Thursday, February 23, 2012

Something to Watch

Over at No Signal!, @arcadian writes about creating a Sinbad-inspired setting, a project I support whole-heartedly.

Since I was a boy, I've been fascinated by the tales of the Arabian Nights. I had a picture book that came with a vinyl record, and I would put on the record and follow along in the book as Scheherazade narrated Sinbad's adventures. When I got a little older, I received a copy of the Scribners' edition of The Arabian Nights, with plates by Maxfield Parrish. I saw The Golden Voyage of Sinbad on a trip with a church group in 1974, and Sinbad the Sailor on Saturday afternoon television, and some years ago I discovered my favorite fantasy film - and one of my favorite movies, period - The Adventures of Prince Achmed.

When I think of the fantastic, that's still what comes to mind today - djinns and flying carpets and domed temples and flashing scimitars. From the time I started playing roleplaying games, my fantasy campaigns were washed in 'Oriental' color - my hobgoblins traded in their o-yoroi armor for abas and djellbas, allied with turbaned ogre magi.

Even now cities like Tashkent, Samarkand, Bokhara, and Khiva summon a feeling of mystery and adventure for me. The stories of Khlit the Cossack, set on the steppes and deserts and mountains of central Asia by the great pulp author Harold Lamb are among my favorites, as are Robert E. Howard's 'Oriental' tales.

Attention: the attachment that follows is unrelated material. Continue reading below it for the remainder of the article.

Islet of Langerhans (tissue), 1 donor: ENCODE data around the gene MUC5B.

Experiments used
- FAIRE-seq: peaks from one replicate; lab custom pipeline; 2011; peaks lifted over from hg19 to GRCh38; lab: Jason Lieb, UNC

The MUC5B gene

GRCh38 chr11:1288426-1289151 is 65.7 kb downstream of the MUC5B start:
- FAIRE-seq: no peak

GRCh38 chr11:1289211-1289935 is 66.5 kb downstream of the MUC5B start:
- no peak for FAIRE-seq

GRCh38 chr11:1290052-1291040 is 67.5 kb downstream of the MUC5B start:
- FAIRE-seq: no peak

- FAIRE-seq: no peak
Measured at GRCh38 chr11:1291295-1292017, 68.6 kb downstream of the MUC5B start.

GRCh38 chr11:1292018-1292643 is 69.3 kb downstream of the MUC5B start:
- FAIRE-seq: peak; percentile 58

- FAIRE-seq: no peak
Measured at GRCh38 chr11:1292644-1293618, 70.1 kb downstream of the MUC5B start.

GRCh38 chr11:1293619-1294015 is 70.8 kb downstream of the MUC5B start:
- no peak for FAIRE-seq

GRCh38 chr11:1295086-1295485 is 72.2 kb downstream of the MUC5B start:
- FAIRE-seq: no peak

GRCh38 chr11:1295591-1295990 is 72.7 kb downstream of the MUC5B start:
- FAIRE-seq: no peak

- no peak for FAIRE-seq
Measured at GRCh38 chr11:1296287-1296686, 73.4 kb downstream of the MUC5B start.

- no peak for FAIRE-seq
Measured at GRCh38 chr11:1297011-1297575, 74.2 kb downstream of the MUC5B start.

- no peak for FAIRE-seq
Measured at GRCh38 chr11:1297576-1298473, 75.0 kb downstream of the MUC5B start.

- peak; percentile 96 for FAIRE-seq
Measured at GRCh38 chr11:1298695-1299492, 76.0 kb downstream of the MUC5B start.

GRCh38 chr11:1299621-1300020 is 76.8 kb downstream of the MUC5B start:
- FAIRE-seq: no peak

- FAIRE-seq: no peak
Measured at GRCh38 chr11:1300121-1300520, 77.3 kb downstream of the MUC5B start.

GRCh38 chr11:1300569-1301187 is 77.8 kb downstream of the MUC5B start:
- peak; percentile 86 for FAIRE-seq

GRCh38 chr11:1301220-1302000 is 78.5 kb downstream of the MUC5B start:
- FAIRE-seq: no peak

In fact, it was one of REH's stories that lead me to run Flashing Blades, "The Shadow of the Vulture," about the siege of Vienna in 1529. I remain fascinated by the meeting of East and West, and sprinkled throughout my setting are rumours and clues designed to pull the adventurers eastward, to Candia, to Jerusalem, to the Levant, possibly even as far east as the Roof of the World . . .

I'm looking forward to following @arcadian's "Marabia" as it develops.

6 comments:

  1. "Shadow of the Vulture" is one of my favorite Howard yarns as well. Have you read Chabon's Gentlemen of the Road? If not, I think you'd enjoy it.

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    1. I haven't - I'll check it out. Thanks for the tip.

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  2. You might want to take a look at the work of Howard Andrew Jones and Saladin Ahmed. I listened to the latter's "Judgement of Swords & Souls" on Podcastle, and I think it is a part of his recently published /Throne of the Crescent Moon/. I'm six chapters into the former's /The Desert of Souls/, and really enjoying it so far. The illustration on the cover of the original DMG dredged up my Harryhausen early memories and majorly inspired me, so I hear you, loud and clear.

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  3. I'll give those a look as well - thanks.

    The efreeti on the cover and the City of Brass on the back of the DMG was like a caress of my brainstem.

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  4. Thanks for sharing this. I'll be keeping tabs on it.

    My upcoming campaign has a splash of Arabian/Middle Eastern mythos and culture in it, as well.

    Just out of curiosity, what are your thoughts on Al-Qadim?

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    1. The only Al-Qadim product I owned was City of Delights, purchased long after the setting was out-of-print, and I liked what I read well enough. I never played 2e AD&D, so I don't have any actual play experience with the setting, but if Whizbros ever decides to release them as .pdfs again, I'd consider checking out a few more of them.

      Did you use Al-Qadim at all?

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